“As I have loved you, so you must love one another. By this everyone will know that you are my disciples, if you love one another.” – John 13:34-35
Kristin Evans didn’t do middle ground. When she was in, she was all in. Growing up, she was deeply involved in a church: ministries, mission trips, retreats.
What most people didn’t know was that her mom struggled with addiction, and their chaotic home life was a stark contrast to their Sunday morning one. The inconsistency was confusing for Kristin as a child, and when the brokenness in their home finally came to light, the church shunned the family instead of helping them.
“So I just completely went the other way, because I just didn’t understand.”
She started experimenting with drugs about age 13 and plunged quickly into addiction. “I never really knew how to dabble. It kind of went from zero to 100 no matter what the substance was.”
Kristin became the mother of two children, but her addictions repeatedly got in the way of her relationship with them. She could often hold a job, but still occasionally she was homeless: couch surfing, or living out of her car, or even just walking up and down the streets. She went through multiple treatment centers, but she never could stay clean for long.
Somewhere along the way, Kristin heard about Anna Ogden Hall, but she was put off by the length of the recovery program and the fact that it was Christ-centered. “I had never done anything faith-based. I spent a lot of years mad at God” because of what had happened in her old church.
Kristin eventually got burned out trying to juggle her addiction, work, and life on her own. When her daughter was taken away again, “I just kind of threw my hands up.” Nothing was working, and she no longer wanted to live unless life could be different. “I had to completely come to the end of myself and realized that had I done this program four years ago when I first looked into it, I would have been done two years ago.”
When she found out she was accepted into the LIFE Recovery Program, Kristin was finally ready to listen. “If there is a God, this is Him,” she said to herself. “I just kind of dropped my whole life and went to the shelter.”
She stayed at the Crisis Shelter for a few weeks before she could move into Anna Ogden Hall. In chapel, Kristin finally saw past her anger and met the true God who loved her to the uttermost. “I was overwhelmed with emotion and I just haven’t looked back since. He’s changed my life. I love the Lord because I know I wouldn’t be sitting here today without him.”
That moment in chapel started a new life for Kristin.
“I just had this moment of clarity, I guess I would call it. And I just knew that life could be better than it has been. And since then, you know, I dove into the Word, just trying to learn who God really is, and this place has helped me so much with that. Because of my upbringing, I was so skeptical. I didn't know what to think about this God. With all of our classes here and the staff and the volunteers, they've just really wrapped around each and every one of us individually, you know. They've met us where we're at and just helped us, helped me, learn who He really is.”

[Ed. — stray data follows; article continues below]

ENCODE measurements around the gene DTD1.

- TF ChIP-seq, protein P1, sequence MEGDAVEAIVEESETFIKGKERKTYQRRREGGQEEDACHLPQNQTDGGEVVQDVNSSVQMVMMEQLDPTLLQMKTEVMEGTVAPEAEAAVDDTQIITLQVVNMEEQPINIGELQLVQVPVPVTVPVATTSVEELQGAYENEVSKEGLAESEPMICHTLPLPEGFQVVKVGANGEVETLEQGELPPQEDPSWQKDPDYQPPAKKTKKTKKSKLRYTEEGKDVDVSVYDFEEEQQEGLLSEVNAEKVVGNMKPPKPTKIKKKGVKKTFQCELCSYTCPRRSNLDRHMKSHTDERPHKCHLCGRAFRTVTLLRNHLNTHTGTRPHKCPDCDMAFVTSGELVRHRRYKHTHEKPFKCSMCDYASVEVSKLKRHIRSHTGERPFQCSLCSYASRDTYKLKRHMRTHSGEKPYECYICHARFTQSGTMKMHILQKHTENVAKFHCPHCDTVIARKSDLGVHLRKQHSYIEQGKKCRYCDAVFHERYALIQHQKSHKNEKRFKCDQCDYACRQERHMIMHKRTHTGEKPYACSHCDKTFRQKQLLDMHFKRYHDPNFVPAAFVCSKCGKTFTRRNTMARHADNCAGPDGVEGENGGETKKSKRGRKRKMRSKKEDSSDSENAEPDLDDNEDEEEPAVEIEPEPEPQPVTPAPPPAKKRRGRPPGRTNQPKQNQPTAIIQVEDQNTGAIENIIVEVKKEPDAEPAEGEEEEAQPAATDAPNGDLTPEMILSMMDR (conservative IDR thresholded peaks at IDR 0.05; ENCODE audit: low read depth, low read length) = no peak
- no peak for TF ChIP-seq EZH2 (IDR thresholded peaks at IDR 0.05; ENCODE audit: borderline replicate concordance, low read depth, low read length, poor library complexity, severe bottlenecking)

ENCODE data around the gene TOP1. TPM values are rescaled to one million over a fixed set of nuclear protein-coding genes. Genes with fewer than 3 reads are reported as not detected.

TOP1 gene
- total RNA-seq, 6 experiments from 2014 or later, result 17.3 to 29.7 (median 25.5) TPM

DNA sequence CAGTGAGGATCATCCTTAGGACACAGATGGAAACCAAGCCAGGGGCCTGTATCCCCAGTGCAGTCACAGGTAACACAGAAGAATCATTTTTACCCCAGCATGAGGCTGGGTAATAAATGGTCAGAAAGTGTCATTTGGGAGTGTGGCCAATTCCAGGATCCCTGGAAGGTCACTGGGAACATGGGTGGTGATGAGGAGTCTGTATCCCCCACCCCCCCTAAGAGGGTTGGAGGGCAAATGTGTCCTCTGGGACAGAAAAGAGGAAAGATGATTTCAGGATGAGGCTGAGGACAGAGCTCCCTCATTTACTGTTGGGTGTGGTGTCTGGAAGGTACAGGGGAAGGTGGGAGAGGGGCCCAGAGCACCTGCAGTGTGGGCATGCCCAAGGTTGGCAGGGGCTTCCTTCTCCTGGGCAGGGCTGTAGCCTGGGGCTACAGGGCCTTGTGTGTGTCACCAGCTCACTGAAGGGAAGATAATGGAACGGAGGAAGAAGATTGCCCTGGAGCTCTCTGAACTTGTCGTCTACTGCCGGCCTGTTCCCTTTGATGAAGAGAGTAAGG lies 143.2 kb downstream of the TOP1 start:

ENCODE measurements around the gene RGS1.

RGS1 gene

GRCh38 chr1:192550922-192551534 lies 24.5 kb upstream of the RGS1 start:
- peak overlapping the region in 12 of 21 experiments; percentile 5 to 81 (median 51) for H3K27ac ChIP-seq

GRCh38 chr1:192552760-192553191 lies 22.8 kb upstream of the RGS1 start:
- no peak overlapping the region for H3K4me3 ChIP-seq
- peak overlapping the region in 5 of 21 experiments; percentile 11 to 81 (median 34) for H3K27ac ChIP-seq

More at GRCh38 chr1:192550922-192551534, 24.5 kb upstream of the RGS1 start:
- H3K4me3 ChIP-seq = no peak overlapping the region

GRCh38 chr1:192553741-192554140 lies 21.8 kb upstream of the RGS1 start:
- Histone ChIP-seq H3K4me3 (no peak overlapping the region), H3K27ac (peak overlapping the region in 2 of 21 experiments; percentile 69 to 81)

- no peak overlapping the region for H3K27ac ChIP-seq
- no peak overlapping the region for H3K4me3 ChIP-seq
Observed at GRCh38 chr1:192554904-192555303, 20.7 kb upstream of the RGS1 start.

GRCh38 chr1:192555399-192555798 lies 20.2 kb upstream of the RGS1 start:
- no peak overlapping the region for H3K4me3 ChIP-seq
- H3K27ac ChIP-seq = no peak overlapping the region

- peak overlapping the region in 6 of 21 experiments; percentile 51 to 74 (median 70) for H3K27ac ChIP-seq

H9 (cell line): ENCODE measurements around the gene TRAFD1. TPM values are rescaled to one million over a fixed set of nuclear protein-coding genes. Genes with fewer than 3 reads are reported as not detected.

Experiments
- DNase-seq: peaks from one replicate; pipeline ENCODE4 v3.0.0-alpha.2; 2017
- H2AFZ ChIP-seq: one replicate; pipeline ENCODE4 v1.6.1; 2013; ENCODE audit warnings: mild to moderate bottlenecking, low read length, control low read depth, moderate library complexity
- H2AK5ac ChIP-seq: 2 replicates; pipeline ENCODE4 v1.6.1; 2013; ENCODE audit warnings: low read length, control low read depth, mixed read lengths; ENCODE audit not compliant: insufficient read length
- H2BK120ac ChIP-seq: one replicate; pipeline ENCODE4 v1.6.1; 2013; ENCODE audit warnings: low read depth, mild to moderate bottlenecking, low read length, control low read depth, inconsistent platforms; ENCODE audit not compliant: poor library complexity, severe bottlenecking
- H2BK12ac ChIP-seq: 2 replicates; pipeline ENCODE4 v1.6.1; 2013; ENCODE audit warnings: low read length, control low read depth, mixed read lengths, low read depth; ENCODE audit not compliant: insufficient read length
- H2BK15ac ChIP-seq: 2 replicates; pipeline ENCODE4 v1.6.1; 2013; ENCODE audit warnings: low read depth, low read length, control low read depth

Kristin came to love her beginning Bible study class, taught by Phil Altmeyer. “Pretty much all of us were skeptical….but he always had an answer to any of our questions, and if he didn’t have an answer, he came back the next week with an answer. It really helped me learn who God is.”
Kristin has learned a lot through the program about how God designed her to live, from confidence in her identity in Christ to the practical parenting skills she needed to be a good mom.
But the hardest part of the program was she had to find a home church to get involved in. Past hurts made her hesitant. “I was scared, so I bounced from church to church to church.”
“And then I went to Christ the Redeemer. And they loved me.”
What did love look like? Full acceptance and integrity. “They meet me where I’m at. They know my background. They know that I’m at Anna Ogden Hall, and they go above and beyond what I need. They find out what I need, to wrap around me and help me. … They’re consistent and authentic, and I can relate with them. They don’t pretend to be perfect when they’re at church and be something completely different when they’re not at church.”
Kristin has been getting more and more involved in the church, participating in small groups and recently going to their women’s retreat, where she practiced praying her favorite scripture: Psalm 139. “His hand will hold me fast. No matter how high and low, his love is there and I am fearfully and wonderfully made.”
Through her mentor, her church friends, and the staff and sisters in the recovery program, Kristin is experiencing what God created the church to be: A family that brings Him glory by loving each other. That reality is slowly erasing the resentment and broken trust from what she suffered early in life.
In fact, Kristin sees God redeeming those wounds by allowing her story to minister to others. When she spoke recently at the UGM Auxiliary, she was amazed when people came up to thank her for encouraging them with her story.
“I’ve learned that whatever I’ve been through is being used to glorify Him. … I’ve been through a lot, but I really feel like God’s going to use it to help other people.”
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